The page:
In FIG. 6 there is shown a cylinder 75 having contained therein a piston 76 with a connecting rod 77, the end of rod 77 being connected to a pivot point 78 which will be regarded as equivalent to pivot point 21 of FIGS. 1 and 2. The end of the cylinder is connected to a pivot point 79 which will be regarded as equivalent to pivot point 20 in FIGS. 1 and 2. The cylinder is provided with check valves 80 and 81 which function as described with reference to FIG. 5. Fluid conduits 82 and 83 are connected to opposite ends of the cylinder through connectors of the type described with reference to FIG. 4.
The fluid supply and control apparatus for selectively applying fluid under pressure to conduits 82 and 83 includes a variable air pressure output compressor 85 which is driven by mechanical connection to an electrical motor 86. The compressed air output of the compressor is provided on a conduit 87 to suitable filtering, regulating and lubricating apparatus indicated schematically at 88. This unit includes a filter and separator 89, and adjustable pressure regulator 90 and a lubricator 91 and can also include a pressure gauge 92. These devices, in themselves, are conventional in nature and will not be further described. However, it will be noted that the regulation of pressure is important to prevent any possibility of physical harm to the patient and that the separation and lubrication of the compressed air is important to assure reliability and proper functioning of the system.
The filtered, regulated and lubricated compressed air is supplied on a conduit 93 to a solenoid operated, finite position, two position valve 95. Valve 95 is operated by solenoids 96 and 97, solenoid 96 being energizable to move the valve to the position illustrated and solenoid 97 being operative when energized to move the valve to the opposite position. In the position shown, pressure supplied on conduit 93 is conducted through the valve to conduit 82 and conduit 83 is vented to a reservoir 98 or atmosphere. When solenoid 97 is energized, compressed air supplied on conduit 93 is conducted through a path 99 to conduit 83 while conduit 82 is vented through a path 100 to reservoir 98 or atmosphere.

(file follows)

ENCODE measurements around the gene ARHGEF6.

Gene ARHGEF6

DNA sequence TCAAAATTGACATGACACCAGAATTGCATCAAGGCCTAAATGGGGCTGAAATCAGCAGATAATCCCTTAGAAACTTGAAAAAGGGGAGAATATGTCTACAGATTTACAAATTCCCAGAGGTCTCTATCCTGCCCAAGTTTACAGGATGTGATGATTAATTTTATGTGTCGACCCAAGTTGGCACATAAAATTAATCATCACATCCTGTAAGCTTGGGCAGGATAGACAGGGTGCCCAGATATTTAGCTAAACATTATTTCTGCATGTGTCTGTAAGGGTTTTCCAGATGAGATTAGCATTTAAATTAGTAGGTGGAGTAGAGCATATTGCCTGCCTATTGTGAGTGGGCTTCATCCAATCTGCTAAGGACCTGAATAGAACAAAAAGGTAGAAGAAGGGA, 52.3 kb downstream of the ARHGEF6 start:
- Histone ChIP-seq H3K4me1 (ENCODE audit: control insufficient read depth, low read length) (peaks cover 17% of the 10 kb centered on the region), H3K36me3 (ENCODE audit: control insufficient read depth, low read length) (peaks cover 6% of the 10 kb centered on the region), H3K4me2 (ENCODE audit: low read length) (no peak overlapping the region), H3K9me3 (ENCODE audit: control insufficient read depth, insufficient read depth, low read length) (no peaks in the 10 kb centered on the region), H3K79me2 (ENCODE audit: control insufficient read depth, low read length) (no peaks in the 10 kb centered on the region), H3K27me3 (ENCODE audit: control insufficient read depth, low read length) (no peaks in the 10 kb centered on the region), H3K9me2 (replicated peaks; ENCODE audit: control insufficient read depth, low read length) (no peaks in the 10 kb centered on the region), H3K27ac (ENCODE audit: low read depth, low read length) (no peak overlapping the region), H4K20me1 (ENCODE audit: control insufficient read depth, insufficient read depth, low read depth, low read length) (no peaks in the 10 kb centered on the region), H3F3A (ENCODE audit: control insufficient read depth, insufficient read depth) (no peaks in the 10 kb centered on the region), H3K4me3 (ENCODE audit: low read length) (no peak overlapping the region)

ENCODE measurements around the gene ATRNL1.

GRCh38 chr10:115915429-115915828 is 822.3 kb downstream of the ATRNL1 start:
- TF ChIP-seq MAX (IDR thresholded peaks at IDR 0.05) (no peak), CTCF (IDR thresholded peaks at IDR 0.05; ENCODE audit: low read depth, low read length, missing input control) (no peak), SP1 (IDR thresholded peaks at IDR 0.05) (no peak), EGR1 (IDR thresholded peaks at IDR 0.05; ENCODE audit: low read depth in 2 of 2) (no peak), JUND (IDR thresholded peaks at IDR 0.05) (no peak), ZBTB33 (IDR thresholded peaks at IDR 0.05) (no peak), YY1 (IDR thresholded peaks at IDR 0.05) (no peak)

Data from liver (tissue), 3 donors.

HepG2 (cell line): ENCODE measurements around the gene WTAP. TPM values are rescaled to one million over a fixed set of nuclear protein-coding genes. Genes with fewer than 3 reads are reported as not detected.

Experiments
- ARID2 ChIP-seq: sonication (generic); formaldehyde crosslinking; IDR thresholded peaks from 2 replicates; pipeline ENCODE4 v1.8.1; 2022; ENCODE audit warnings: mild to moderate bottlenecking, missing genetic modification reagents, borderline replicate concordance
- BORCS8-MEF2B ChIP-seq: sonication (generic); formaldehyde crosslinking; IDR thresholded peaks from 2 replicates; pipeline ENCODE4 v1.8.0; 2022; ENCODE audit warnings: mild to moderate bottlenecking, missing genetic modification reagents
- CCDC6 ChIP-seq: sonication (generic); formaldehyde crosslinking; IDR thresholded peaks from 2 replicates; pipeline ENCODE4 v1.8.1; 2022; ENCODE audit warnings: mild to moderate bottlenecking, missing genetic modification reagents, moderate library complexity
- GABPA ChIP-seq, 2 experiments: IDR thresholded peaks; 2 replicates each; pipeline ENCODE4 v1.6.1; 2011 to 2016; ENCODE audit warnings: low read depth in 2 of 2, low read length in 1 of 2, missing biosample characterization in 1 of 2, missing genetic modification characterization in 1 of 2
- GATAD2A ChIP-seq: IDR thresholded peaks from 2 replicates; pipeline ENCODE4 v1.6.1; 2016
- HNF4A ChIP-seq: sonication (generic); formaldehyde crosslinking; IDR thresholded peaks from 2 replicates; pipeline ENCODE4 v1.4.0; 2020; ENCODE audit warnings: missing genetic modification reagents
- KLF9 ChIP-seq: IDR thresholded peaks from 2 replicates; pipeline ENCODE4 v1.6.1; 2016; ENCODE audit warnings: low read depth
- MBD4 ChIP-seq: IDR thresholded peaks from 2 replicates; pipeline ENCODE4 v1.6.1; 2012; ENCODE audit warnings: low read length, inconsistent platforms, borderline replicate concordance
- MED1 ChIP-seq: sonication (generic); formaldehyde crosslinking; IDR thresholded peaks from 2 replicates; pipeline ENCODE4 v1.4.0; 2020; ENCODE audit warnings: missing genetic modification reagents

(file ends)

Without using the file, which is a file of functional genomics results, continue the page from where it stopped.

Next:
Solenoids 96 and 97 are operated by energization of their windings from an electrical circuit which will now be described. A source of electrical energy such as line voltage is connected to terminals 101 and 102 to which electrical conductors 103 and 104 are attached. Conductor 103 is connected through an on-off switch indicated generally at 105 to motor 86 and to one terminal of a primary winding 107 of a voltage reducing transformer indicated generally at 108. Terminal 104 is connected to the other terminal hub motor 86 and to the other terminal winding 107. Transformer 108 is a stepdown transformer to reduce the voltage from line voltage to a convenient level such as 24 volts on secondary winding 109. One terminal of winding 109 is connected through an on-off switch indicated generally at 110, which can be mechanically coupled to switch 105, the other side of the switch being connected to the anode of a conventional rectifying diode 111. The cathode of diode 111 is connected to one terminal of a d.c. timing motor 112. The other terminal of winding 109 is connected to one terminal of a normally open, momentary contact spring return microswitch indicated generally at 113, to one terminal of a similar momentary contact, spring return normally open microswitch 114 and to a variable speed control resistance 115. The movable wiper of resistance 115 is connected to the anode of a diode 116, the cathode of which is connected to the other terminal of motor 112. Diodes 111 and 116 provide rectification to operate d.c. motor 112.
A cam disc 117 is mechanically coupled to the driven shaft of motor 112 and rotated thereby in the direction of the arrow. Disc 117 carries a cam 118 which is adjustable with respect to the disc and timing motor and which is disposed to mechanically operate, in alternate fashion, switches 113 and 114. Those switches are connected to conductors 120 and 121, respectively, which are connected to solenoids 96 and 97, respectively, the other teminals of which are grounded.